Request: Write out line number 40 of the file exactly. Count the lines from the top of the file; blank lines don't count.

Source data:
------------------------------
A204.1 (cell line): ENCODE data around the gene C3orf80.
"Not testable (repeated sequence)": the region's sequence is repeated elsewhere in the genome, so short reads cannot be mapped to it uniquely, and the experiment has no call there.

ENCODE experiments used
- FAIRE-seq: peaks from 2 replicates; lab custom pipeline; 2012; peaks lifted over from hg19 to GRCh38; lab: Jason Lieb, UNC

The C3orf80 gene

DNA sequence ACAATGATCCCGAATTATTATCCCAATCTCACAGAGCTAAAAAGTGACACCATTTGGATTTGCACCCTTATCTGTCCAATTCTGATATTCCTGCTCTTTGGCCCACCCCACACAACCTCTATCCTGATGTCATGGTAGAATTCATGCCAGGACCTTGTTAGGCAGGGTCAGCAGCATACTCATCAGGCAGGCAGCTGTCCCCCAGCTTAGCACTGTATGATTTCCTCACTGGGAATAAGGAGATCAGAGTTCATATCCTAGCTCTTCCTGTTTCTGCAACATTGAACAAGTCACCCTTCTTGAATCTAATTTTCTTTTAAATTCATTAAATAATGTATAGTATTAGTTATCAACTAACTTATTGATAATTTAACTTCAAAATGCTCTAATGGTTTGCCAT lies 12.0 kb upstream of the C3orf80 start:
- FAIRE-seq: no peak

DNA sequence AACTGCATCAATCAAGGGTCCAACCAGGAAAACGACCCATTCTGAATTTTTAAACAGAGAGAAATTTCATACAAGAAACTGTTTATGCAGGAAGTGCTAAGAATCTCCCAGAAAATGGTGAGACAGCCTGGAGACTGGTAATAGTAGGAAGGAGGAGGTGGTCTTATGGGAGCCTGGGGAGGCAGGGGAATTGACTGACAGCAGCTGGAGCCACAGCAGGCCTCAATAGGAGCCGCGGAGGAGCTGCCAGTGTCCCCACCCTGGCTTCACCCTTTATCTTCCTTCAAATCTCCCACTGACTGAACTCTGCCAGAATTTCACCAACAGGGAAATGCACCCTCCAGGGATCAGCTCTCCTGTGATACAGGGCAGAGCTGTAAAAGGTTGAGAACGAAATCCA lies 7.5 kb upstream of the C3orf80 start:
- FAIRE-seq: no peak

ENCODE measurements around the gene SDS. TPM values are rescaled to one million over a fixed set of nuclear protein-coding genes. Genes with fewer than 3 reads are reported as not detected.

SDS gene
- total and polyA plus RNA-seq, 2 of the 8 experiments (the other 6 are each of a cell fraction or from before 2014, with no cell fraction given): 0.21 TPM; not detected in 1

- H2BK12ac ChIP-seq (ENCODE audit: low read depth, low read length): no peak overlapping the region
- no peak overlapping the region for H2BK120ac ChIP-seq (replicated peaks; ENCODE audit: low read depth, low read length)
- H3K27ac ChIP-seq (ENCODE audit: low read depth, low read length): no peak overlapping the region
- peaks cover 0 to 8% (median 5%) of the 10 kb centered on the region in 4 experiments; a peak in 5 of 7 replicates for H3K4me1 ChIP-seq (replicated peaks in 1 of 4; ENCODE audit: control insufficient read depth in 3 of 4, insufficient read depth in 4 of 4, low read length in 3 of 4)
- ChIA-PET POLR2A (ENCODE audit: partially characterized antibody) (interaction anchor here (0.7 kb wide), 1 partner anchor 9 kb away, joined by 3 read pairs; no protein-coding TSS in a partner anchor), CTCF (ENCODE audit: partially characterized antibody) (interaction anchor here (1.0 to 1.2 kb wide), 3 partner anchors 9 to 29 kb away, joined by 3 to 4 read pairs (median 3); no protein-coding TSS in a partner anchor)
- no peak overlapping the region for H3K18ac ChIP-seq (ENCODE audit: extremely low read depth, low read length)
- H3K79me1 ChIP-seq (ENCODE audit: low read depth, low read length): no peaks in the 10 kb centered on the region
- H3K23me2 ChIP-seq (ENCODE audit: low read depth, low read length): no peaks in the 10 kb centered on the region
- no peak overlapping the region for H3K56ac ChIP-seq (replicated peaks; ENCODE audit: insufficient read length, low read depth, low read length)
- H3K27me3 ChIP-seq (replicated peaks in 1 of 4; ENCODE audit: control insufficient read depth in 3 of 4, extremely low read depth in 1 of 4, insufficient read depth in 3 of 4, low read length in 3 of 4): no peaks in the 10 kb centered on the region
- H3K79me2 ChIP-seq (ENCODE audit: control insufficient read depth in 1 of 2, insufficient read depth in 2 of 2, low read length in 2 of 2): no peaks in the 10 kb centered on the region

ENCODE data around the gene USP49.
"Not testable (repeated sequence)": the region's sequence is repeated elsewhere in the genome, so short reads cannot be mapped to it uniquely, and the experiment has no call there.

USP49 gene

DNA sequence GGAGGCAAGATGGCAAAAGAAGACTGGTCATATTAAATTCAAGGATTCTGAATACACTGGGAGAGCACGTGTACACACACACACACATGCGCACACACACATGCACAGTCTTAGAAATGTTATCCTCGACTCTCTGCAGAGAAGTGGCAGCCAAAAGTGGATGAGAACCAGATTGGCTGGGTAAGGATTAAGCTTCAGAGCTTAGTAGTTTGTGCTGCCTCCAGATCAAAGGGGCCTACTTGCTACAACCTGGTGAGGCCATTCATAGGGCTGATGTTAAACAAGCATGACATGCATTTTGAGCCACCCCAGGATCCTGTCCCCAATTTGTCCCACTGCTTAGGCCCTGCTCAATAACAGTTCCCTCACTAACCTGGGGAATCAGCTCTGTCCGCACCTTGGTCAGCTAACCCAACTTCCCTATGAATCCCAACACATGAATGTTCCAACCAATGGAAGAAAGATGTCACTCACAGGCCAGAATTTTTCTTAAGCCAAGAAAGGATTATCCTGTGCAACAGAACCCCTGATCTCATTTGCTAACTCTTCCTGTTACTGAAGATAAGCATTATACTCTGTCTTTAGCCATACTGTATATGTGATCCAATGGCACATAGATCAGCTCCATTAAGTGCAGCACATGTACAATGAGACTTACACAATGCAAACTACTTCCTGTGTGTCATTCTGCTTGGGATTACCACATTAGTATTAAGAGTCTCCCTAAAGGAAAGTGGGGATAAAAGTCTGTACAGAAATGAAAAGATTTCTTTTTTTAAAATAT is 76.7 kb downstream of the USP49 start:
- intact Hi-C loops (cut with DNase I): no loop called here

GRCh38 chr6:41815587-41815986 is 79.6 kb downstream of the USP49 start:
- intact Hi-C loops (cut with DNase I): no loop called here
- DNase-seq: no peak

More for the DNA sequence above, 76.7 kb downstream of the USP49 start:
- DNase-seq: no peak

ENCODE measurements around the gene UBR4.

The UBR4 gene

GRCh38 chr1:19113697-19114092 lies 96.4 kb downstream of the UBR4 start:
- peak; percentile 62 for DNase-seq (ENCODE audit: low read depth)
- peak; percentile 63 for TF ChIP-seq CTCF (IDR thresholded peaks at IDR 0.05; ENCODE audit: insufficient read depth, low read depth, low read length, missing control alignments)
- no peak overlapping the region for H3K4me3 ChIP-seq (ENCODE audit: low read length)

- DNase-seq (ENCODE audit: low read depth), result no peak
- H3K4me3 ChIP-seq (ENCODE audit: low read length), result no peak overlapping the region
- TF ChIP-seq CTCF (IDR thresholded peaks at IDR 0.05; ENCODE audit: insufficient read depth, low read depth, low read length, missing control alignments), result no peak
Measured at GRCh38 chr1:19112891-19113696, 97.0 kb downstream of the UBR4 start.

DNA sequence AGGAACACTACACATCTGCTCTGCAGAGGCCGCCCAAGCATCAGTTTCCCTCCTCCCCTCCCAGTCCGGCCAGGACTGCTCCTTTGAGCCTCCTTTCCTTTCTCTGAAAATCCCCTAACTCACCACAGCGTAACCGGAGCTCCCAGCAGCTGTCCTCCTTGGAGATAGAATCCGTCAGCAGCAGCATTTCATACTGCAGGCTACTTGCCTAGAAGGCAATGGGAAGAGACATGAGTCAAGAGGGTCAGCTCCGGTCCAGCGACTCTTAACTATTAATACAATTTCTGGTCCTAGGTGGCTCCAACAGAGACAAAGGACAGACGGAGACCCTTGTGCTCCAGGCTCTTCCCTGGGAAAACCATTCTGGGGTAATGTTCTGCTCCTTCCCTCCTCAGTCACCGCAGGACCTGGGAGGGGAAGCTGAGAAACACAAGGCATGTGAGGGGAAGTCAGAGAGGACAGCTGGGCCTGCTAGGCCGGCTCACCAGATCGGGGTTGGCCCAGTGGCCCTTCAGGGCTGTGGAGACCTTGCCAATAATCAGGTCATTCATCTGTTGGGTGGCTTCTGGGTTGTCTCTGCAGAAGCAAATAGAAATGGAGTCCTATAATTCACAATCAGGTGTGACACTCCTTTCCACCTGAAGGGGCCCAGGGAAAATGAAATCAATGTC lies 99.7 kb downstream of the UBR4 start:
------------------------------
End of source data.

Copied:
- DNase-seq (ENCODE audit: low read depth), result no peak